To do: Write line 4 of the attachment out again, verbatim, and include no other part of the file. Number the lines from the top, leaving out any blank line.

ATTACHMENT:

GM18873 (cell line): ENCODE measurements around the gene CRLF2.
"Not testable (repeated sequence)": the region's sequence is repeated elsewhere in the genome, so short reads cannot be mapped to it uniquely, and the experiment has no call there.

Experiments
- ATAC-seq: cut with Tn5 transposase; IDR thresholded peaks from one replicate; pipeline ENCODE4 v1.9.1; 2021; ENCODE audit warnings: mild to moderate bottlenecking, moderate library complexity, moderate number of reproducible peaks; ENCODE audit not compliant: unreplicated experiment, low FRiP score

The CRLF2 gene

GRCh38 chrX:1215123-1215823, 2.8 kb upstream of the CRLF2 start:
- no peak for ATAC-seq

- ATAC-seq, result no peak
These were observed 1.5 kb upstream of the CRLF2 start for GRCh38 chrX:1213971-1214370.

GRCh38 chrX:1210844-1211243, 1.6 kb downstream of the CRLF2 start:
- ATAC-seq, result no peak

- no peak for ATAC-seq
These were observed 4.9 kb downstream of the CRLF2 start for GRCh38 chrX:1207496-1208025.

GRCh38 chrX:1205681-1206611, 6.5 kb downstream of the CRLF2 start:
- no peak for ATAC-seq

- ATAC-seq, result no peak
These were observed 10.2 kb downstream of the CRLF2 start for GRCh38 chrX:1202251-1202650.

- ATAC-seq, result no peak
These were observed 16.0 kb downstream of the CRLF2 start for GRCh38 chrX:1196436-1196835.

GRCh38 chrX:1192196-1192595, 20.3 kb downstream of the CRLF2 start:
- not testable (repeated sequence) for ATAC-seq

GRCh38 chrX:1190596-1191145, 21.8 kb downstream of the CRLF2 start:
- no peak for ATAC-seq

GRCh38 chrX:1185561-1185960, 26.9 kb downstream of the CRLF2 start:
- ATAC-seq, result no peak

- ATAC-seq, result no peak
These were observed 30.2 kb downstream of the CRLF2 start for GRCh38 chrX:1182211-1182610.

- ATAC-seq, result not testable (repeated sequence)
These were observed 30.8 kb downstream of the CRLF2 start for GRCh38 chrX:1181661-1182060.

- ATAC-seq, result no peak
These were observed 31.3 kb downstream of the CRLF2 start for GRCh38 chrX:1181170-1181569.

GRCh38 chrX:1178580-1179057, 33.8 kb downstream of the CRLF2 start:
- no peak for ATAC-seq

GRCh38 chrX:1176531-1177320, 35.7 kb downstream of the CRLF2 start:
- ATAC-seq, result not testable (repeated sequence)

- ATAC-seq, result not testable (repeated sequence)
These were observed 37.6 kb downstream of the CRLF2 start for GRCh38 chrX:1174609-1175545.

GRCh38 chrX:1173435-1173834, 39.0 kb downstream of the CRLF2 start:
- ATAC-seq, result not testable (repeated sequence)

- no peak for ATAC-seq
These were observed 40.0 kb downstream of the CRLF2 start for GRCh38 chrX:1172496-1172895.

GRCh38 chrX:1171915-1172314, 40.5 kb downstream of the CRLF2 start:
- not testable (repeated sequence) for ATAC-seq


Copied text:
- ATAC-seq: cut with Tn5 transposase; IDR thresholded peaks from one replicate; pipeline ENCODE4 v1.9.1; 2021; ENCODE audit warnings: mild to moderate bottlenecking, moderate library complexity, moderate number of reproducible peaks; ENCODE audit not compliant: unreplicated experiment, low FRiP score